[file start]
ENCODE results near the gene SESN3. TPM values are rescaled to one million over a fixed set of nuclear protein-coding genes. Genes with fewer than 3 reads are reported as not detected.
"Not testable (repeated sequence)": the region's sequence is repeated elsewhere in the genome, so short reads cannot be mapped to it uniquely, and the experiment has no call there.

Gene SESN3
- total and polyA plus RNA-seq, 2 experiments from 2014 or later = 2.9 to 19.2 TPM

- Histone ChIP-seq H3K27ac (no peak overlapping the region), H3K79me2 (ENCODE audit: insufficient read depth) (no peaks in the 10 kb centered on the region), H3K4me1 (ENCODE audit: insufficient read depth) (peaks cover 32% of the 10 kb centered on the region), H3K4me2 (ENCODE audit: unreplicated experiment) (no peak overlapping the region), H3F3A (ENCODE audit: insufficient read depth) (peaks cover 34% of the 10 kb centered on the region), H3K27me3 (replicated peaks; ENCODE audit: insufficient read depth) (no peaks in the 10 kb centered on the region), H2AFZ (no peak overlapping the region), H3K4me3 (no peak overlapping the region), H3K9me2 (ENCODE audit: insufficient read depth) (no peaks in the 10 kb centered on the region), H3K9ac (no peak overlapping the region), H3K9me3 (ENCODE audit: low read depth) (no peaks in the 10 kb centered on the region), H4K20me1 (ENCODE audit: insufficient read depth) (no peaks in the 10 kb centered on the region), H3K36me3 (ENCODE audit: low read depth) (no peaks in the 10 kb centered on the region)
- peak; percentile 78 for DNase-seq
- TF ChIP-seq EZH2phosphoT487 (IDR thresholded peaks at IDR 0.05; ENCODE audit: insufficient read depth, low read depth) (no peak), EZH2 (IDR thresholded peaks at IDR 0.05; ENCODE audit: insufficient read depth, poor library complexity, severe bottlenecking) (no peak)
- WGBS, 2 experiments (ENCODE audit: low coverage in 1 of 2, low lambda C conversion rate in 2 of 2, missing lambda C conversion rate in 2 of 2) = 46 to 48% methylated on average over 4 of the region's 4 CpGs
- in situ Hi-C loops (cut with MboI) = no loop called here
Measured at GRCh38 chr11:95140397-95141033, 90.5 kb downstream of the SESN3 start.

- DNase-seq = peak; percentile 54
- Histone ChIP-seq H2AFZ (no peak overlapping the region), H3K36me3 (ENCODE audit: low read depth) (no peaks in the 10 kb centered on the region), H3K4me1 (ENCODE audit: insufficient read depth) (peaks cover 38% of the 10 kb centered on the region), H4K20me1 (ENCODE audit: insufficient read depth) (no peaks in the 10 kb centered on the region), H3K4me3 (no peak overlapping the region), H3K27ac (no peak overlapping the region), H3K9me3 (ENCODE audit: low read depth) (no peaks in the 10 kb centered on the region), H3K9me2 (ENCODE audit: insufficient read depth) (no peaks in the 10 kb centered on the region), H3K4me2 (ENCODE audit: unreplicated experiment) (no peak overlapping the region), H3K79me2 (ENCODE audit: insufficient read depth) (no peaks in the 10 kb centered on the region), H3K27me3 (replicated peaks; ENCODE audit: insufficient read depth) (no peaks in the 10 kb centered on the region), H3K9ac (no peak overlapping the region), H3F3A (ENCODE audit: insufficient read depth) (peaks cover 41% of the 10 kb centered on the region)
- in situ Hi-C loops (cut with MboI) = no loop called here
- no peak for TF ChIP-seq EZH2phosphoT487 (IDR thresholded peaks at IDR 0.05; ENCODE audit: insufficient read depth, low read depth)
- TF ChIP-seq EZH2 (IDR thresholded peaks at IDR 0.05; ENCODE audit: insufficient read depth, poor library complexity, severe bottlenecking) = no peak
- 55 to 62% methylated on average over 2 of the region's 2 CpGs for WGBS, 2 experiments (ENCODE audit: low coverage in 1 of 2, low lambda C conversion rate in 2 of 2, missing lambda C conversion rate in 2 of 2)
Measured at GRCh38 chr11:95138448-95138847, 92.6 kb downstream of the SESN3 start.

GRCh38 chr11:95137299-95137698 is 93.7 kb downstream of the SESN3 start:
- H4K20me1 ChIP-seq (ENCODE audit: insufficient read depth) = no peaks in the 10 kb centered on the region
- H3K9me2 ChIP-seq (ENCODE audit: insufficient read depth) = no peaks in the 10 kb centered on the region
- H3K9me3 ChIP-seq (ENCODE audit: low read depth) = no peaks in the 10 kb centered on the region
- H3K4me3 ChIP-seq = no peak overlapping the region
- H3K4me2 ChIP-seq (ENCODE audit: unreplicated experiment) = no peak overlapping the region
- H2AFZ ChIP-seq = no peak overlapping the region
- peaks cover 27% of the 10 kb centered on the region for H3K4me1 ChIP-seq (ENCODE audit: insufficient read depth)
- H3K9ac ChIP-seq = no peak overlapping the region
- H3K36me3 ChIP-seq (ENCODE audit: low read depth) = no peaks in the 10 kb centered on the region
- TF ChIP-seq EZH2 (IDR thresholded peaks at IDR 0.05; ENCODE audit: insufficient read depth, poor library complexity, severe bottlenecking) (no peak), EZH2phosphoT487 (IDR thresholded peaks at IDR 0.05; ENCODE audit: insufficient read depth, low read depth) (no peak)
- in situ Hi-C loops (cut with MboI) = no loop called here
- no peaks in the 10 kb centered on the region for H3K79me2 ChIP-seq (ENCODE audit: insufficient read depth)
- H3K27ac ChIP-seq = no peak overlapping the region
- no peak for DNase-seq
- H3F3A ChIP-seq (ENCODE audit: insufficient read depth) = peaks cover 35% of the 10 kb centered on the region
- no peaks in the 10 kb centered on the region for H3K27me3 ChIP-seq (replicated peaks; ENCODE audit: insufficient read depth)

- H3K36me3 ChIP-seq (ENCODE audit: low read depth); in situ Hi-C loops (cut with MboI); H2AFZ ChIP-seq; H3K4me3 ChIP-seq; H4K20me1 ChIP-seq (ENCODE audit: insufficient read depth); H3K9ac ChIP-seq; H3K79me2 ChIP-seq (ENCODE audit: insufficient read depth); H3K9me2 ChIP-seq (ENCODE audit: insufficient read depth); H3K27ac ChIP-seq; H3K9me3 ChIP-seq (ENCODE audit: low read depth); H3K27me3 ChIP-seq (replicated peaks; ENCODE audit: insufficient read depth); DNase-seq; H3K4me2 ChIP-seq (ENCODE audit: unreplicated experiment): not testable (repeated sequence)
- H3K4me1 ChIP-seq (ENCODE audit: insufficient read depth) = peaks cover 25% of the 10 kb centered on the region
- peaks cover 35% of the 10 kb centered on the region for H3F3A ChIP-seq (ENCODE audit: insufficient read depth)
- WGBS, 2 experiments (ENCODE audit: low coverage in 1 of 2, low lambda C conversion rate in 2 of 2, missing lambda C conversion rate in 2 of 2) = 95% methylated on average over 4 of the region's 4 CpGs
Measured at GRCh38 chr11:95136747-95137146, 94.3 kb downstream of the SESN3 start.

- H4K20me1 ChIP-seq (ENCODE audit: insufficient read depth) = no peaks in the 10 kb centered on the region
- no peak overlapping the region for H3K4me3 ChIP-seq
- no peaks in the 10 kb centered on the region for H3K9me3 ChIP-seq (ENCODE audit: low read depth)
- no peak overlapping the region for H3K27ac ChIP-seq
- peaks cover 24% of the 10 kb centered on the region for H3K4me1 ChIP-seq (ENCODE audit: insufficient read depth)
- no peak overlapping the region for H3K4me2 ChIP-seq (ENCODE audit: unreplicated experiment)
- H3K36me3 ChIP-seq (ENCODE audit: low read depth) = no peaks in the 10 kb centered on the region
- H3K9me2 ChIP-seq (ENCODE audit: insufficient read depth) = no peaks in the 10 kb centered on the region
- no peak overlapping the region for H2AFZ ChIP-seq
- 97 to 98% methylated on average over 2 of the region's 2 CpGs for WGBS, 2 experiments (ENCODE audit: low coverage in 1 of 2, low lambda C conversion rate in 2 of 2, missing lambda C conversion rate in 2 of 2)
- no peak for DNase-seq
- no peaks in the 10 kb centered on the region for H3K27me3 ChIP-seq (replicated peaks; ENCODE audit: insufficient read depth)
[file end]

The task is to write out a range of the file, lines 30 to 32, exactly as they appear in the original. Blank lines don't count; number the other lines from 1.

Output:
- no peaks in the 10 kb centered on the region for H3K79me2 ChIP-seq (ENCODE audit: insufficient read depth)
- H3K27ac ChIP-seq = no peak overlapping the region
- no peak for DNase-seq